At issue:
1) The Prop 8 case - Is is legal to vote on civil right as related to marriage equality? if not, does that apply to only the California case? or does it apply to all states that have put these rights to a vote via ballot measure? 

2) The DOMA challenge - Is DOMA constitutional? Shouldn't federal and state governments have to treat all married couples equally?  Specifically, should the federal govt have penalized 83 year old Edith Windsor $360,000 in estate/inheritance tax when her wife, Thea died. (if Thea was her husband, that tax would not have been levied).  If DOMA is unconstitutional, does that apply only to the federal government? or do states that have their own DOMA laws also have to rectify the problem?

[A handy schematic]

I'm known to get a little fired up about marriage equality...
You should see what we have to do to get our taxes done (and by "WE" i mean "Katy").
- We have to prepare a federal joint tax return so that we can use that to file a joint state tax return.
- Then we have to prepare a "married filing jointly" state tax return.
- Then we have to imagine how our finances would look if we were not a couple, not a family and create a "fake" financial picture to complete our TWO "actual" federal "single" tax return filings.

So, yeah, I'm "excited" and fired up that this might be the last time we have to do "that" (and by that I mean LIE ON A FEDERAL FORM AND SAY I AM SINGLE, MOM, HEAD OF HOUSEHOLD WHO IS LIVING WITH [BUT NOT MARRIED TO] ANOTHER SINGLE, UNWED MOM...

But the surprising thing is, I'm really quite emotional about it.  (Read: Choked up)
I'm really quite hopeful (and only a little scared) that this court will support our rights as a couple and a family and parents.  It's hard to describe and explain because I swear to you I know in my heart that I am every bit as worthy as any other citizen, but after a good long ten years of the public debate of whether or not you have the right to exist as a family, it does get tired and hurtful and if this could possibly be the END of that???  I'd just be happy to consume myself with other, more mundane things.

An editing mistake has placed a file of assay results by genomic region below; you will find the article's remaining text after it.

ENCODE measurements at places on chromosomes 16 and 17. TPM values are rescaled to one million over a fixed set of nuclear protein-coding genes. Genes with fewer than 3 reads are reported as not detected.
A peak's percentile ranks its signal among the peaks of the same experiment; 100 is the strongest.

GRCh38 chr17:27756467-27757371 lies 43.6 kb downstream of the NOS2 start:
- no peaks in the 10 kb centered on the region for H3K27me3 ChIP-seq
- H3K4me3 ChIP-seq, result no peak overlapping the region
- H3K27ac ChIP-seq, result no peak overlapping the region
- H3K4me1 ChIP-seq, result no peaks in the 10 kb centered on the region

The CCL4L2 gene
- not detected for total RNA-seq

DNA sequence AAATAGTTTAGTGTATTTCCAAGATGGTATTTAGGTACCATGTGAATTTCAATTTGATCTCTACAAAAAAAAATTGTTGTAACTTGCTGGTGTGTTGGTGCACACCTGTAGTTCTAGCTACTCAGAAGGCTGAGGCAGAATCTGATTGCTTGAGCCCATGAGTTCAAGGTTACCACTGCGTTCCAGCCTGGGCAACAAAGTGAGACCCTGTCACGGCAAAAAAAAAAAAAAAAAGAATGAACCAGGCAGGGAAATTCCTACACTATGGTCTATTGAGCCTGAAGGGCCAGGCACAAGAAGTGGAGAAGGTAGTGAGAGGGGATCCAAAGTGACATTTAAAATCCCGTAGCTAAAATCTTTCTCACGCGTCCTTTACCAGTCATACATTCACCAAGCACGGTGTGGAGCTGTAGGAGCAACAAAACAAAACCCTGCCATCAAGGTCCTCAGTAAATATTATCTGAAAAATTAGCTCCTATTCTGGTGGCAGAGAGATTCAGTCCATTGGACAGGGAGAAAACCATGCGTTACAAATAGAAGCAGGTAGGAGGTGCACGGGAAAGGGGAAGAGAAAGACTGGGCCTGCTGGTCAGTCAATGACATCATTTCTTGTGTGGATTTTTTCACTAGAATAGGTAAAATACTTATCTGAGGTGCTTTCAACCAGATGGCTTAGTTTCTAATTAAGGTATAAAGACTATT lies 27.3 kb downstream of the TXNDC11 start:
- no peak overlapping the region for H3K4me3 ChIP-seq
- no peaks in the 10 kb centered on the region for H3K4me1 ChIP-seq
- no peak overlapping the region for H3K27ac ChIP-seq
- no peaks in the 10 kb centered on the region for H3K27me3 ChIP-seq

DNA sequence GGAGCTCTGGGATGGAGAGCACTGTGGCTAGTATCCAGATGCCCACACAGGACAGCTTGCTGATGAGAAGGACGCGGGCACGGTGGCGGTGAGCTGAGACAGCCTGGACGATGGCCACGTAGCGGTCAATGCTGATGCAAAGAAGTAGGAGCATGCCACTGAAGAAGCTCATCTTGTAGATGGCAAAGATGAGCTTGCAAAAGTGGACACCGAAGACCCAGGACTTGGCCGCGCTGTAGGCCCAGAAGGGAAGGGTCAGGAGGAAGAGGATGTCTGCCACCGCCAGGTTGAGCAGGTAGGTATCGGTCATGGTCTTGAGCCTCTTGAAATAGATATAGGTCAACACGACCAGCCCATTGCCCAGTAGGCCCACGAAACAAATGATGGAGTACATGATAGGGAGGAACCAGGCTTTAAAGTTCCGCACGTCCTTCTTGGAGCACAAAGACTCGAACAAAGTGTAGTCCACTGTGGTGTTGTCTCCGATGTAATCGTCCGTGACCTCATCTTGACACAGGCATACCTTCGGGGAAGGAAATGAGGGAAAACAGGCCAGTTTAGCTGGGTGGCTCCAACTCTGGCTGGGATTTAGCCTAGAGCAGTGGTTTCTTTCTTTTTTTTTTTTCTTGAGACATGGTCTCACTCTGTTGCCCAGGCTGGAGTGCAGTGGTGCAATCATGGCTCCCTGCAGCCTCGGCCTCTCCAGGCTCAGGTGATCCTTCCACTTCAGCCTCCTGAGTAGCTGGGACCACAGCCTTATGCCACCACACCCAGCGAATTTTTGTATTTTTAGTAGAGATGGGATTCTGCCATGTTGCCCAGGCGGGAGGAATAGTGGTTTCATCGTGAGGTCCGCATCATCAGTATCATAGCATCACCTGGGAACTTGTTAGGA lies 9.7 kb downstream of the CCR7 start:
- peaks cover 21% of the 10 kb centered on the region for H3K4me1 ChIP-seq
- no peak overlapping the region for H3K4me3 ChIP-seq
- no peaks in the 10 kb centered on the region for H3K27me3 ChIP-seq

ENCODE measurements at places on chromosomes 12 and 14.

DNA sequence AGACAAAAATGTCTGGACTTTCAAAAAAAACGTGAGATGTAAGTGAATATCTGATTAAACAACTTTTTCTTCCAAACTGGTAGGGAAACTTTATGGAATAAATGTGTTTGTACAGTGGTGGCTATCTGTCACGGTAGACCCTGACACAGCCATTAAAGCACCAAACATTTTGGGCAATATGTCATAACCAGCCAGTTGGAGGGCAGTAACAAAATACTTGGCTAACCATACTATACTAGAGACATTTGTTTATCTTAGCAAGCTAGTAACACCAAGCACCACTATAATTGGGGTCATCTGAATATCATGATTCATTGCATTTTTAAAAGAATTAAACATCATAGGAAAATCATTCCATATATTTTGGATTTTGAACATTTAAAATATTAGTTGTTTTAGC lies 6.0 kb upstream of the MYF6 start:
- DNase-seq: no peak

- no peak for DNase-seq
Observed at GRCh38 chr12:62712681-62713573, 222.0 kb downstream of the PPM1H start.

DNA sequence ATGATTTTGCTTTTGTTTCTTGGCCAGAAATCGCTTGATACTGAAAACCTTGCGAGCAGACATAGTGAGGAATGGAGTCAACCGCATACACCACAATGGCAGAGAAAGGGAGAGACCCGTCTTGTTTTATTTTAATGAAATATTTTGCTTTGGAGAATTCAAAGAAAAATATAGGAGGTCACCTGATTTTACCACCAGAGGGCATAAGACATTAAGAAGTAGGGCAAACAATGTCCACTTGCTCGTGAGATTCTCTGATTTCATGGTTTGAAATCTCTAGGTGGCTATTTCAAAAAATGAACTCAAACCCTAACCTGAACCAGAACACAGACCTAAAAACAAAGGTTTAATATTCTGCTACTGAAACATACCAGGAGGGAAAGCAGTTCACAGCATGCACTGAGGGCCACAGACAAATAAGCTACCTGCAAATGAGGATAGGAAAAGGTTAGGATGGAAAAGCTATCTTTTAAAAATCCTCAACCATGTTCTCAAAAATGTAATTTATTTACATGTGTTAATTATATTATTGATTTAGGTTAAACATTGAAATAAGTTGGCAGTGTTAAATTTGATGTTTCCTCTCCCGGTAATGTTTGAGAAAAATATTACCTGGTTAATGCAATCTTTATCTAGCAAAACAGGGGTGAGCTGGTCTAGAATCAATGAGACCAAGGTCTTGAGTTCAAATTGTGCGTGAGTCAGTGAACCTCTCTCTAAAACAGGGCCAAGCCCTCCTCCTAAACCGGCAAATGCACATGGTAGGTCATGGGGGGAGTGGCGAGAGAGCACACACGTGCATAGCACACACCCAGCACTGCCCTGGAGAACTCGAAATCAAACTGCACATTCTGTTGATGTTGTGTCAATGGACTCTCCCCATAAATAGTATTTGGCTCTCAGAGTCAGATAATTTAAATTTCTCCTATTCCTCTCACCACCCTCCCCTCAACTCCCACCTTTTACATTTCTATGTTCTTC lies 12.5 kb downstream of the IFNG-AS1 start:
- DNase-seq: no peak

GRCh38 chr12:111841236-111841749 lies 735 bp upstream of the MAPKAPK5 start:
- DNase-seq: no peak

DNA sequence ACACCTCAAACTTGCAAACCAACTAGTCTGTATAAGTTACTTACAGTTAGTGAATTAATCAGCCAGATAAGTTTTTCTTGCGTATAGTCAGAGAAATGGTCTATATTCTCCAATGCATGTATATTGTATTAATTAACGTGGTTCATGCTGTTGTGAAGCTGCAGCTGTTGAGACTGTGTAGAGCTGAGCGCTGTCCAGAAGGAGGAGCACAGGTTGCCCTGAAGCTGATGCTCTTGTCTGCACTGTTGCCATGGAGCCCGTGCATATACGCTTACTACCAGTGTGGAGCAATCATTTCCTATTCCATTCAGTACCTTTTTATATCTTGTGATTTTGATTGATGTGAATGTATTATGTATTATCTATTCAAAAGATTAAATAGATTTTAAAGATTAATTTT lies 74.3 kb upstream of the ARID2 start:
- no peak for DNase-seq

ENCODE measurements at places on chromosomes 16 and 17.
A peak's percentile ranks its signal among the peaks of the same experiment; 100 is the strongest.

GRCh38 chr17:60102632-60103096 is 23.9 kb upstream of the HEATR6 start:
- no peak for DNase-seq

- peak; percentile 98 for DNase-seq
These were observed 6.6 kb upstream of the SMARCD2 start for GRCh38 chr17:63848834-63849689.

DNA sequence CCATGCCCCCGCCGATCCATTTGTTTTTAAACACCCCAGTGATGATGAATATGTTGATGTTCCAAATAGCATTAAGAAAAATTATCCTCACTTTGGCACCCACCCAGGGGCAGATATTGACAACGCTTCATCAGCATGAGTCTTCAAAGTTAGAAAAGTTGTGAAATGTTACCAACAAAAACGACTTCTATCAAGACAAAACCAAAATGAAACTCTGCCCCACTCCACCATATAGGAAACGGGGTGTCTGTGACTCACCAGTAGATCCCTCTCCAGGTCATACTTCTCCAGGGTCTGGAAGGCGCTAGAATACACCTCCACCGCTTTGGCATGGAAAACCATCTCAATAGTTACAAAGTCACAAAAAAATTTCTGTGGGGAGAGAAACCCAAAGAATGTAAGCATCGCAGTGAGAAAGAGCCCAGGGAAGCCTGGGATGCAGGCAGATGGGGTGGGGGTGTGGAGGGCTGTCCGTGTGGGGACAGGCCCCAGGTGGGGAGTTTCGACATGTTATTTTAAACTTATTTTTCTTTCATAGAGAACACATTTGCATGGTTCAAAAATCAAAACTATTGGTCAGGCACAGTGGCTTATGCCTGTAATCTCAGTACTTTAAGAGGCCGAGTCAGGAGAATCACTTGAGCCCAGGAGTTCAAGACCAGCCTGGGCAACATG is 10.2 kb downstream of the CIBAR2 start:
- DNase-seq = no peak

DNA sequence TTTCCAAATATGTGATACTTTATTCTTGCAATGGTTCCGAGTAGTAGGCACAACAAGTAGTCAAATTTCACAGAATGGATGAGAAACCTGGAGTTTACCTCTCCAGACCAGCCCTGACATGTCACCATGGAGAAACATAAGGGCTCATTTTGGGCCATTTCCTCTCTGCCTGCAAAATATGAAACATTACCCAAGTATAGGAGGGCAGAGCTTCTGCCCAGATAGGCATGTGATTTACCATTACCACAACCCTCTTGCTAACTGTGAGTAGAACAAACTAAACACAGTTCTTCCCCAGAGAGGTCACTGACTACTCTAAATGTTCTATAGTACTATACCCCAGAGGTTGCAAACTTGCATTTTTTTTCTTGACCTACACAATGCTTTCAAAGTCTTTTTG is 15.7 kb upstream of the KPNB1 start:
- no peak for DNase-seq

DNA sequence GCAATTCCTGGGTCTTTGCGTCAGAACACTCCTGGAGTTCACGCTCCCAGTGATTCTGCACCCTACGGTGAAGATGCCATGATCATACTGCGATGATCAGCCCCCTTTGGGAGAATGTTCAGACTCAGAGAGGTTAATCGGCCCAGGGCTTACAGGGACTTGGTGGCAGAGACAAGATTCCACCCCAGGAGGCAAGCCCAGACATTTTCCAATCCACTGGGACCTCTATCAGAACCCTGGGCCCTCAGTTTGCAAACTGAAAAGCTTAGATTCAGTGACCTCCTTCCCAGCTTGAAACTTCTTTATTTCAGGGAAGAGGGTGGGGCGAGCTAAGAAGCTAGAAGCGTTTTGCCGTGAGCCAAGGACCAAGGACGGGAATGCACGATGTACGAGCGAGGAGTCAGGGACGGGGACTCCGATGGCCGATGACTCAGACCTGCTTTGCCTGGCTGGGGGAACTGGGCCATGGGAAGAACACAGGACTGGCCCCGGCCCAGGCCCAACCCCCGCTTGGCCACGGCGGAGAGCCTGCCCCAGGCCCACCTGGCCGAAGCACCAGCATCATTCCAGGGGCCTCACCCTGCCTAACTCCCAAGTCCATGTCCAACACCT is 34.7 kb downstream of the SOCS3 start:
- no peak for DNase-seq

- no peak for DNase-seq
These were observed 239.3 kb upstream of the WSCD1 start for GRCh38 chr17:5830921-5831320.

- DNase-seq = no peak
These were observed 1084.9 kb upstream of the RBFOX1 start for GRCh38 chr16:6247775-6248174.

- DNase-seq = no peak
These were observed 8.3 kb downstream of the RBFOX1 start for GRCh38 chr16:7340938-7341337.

In the last 10 years, the haters have had a lot of opportunity to gloat.
The courts keep ruling against them, but trust me when I tell you this is nerve-wracking.  The cases will be made tomorrow and Wednesday; the decisions won't come down before June.  But tomorrow, we will be figuratively standing there, forcing them to look us in the eyes and say it...
Go ahead, say it... 
Are we equal? Or are we 2nd class? 
Are we still too "yucky" to get access to Cobra and Social security and Military survivor-ship benefits? 
Will we have to wait another 16 to 20 years carefully explaining to our kids some convoluted version of the truth- that it's okay to trust and serve a society and a government that allows discrimination and bullying to be enshrined into state constitutions and federal regulations?

Or will it somehow (as if by magic) be decreed that we can move on to other fights, other debates.
That equal is equal.
That our relationships are worthy of that legal acknowledgment that comes only with "marriage"?

Hold your breath, this is going to be one of the big ones...

1 comment:

Lauren Kellnhauser said...

You ARE equal. Your post brought tears to my eyes. And believe it or not, as a straight woman, I have to tell the same convoluted version of the truth to my kids. Even if they or our family is not discriminated against, I cannot let them think it's okay to discriminate against yours.